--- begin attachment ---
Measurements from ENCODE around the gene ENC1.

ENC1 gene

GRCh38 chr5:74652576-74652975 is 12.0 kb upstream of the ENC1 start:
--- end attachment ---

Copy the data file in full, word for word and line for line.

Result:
Measurements from ENCODE around the gene ENC1.

ENC1 gene

GRCh38 chr5:74652576-74652975 is 12.0 kb upstream of the ENC1 start: